The Phoenix Mars Mission (

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Posted Friday, June 1, 2007 on

Artist's impression of the powered landing system of the Phoenix Mars Mission lander

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A top priority of future manned missions to Mars will be to find a source of water. In the case of Mars, ice is obvious on the surface in the southern polar cap, but does water exist elsewhere below the seemingly barren red soil where future settlements will be located?

The use of water extends far beyond the obvious human need to drink. Water is also essential for fuel, air, food, plant growth (hydroponics), a source of H2 for polymer/plastic fabrication, industrial process, domestic living (i.e. washing, cleaning) and esthetics in permanent hab in any future settlement that will rely on local acquisition of materials and supplies.

NASA and the European Space Agency (ESA) have launched an armada of highly successful missions to hunt for Martian water and ice. From the detailed mapping of polar ice in the south pole by ESA's Mars Express mission to the discovery of the possibility of liquid water sporadically flowing on the surface by NASA's Mars Global Surveyor mission, there appears to be remote observations of the existence of present-day sub-surface water.

However, direct measurements need to be taken to assess the location and quantity of water ice, so future human settlements can benefit. The Phoenix Mars Lander is one such mission with the aim to find past evidence of surface water and to prospect for today's reserves by correlating orbital data with direct measurements.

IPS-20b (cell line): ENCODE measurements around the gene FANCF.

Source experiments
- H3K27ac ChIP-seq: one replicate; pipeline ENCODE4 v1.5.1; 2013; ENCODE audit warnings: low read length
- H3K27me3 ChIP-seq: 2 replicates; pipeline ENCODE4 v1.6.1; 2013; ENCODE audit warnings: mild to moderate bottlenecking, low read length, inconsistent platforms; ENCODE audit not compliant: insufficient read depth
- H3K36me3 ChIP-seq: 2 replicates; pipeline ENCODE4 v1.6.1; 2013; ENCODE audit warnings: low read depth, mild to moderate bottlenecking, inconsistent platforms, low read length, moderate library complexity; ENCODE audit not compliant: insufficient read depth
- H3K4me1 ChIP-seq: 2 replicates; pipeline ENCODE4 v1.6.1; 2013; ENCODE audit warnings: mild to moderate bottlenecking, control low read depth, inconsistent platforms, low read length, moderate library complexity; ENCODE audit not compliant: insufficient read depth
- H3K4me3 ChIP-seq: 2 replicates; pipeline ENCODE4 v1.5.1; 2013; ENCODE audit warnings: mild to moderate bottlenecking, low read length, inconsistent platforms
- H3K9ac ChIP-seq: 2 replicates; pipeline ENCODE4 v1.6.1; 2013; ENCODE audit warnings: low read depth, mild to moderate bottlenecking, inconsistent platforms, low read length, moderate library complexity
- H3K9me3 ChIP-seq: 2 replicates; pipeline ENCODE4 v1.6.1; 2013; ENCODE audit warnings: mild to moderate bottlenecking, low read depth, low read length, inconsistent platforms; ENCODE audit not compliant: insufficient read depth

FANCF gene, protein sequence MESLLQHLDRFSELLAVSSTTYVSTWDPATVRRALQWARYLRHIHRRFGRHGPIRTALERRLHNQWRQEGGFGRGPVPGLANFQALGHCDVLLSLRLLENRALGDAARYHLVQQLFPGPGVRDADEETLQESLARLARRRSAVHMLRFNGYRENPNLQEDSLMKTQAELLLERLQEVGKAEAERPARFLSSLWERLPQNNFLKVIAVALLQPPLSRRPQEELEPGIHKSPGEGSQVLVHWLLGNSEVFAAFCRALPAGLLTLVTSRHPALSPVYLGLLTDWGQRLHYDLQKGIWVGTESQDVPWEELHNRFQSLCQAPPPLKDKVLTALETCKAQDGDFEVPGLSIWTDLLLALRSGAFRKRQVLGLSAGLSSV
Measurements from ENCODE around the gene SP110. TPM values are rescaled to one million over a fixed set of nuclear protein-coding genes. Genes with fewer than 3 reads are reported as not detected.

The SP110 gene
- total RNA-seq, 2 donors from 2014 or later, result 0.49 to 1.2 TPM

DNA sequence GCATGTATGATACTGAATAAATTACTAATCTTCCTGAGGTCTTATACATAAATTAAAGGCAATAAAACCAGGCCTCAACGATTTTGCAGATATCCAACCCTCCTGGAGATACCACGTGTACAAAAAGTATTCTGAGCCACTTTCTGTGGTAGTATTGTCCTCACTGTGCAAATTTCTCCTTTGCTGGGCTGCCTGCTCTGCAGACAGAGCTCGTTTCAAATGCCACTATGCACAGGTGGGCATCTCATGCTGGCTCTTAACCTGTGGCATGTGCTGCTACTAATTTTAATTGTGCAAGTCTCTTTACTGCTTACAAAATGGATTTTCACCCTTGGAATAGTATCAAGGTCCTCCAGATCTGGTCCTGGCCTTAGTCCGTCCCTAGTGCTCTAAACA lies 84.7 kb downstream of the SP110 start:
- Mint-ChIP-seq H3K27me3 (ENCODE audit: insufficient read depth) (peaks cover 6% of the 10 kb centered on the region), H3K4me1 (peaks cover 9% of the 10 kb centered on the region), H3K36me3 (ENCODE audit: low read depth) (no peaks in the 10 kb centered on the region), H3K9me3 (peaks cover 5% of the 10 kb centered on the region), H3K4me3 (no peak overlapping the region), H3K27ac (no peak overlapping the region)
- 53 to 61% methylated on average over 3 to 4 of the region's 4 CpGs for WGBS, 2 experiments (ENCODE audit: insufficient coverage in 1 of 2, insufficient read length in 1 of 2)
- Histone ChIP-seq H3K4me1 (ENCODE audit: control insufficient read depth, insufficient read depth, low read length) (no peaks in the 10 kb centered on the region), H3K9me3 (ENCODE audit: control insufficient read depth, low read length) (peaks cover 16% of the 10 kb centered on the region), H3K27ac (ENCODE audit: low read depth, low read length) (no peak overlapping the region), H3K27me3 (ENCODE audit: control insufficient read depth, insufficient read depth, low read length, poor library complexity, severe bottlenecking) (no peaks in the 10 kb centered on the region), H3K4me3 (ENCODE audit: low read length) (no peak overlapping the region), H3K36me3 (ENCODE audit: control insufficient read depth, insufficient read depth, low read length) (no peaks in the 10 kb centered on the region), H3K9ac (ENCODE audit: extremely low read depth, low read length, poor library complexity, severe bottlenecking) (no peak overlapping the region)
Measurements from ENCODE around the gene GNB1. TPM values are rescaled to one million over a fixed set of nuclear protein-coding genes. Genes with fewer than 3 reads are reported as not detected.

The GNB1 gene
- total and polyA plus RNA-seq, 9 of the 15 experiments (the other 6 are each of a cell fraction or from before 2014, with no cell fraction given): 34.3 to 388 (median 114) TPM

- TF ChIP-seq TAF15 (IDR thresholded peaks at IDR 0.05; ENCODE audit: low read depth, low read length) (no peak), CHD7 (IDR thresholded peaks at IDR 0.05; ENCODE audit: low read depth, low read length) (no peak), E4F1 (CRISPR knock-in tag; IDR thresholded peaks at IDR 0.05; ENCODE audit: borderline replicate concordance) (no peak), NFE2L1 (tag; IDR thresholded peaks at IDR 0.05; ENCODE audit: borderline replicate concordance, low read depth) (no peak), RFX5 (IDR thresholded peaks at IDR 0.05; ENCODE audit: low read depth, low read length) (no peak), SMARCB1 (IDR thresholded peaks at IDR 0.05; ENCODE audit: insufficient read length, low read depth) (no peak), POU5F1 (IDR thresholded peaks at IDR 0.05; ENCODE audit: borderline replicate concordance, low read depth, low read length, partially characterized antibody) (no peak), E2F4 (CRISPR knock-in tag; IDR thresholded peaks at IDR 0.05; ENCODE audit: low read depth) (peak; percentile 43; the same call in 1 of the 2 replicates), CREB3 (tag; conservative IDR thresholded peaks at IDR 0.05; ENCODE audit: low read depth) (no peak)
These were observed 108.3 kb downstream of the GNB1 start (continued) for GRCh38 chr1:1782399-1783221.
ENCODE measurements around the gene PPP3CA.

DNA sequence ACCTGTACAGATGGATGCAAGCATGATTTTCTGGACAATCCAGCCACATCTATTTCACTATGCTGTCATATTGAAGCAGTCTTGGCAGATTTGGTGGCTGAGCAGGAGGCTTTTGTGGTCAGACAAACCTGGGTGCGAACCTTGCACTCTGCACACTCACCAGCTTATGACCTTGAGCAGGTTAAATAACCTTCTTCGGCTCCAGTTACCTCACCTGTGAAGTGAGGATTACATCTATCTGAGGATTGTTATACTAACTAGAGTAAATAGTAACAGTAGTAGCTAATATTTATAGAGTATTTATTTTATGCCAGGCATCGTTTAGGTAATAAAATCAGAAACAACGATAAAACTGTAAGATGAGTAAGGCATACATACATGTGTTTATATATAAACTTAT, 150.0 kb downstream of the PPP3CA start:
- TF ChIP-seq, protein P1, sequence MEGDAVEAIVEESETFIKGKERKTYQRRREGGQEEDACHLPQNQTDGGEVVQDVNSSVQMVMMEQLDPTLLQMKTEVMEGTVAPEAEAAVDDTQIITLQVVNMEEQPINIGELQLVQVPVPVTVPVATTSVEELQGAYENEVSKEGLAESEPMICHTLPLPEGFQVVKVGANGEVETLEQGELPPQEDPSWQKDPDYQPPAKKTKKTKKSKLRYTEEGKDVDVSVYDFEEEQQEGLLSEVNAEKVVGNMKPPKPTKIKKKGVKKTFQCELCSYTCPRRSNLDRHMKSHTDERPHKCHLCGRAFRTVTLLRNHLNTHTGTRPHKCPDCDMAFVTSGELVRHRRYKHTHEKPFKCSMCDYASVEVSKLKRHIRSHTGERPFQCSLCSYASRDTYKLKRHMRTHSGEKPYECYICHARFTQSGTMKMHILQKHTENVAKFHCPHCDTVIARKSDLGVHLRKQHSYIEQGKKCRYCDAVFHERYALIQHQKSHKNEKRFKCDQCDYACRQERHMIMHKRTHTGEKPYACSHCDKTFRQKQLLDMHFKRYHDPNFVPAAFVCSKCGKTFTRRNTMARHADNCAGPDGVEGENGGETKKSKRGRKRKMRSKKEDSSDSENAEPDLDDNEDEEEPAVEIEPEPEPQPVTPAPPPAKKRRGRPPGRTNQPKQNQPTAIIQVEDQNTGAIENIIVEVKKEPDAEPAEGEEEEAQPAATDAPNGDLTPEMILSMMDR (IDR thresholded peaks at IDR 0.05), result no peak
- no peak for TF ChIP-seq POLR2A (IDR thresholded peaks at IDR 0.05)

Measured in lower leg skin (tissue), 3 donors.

As NASA's first "Mars Scout Class" lander, the Phoenix mission is designed to gather data specifically for future manned missions of the Red Planet. It is due for launch August 2007 and has two bold mission objectives:

"1) Study the history of water in the Martian arctic and 2) search for evidence of a habitable zone and assess the biological potential of the ice-soil boundary." - Mission site

A primary goal of the mission will be to understand the soil chemistry. These data will be a critical resource to future human explorers and will give information on how water may be acquired from the planet. Also, an understanding of soil and the permafrost layers will be critical to the design of permanent structures and habitation foundations.

The Mars Foundation™ will be watching this mission closely, in the hope of enhancing our established "Hillside settlement" and new Mars "Plains settlement" blueprints. With improved knowledge of the Martian landscape comes improved designs of advanced habitats, the Phoenix will hopefully start to pave the way to human exploration of Mars.

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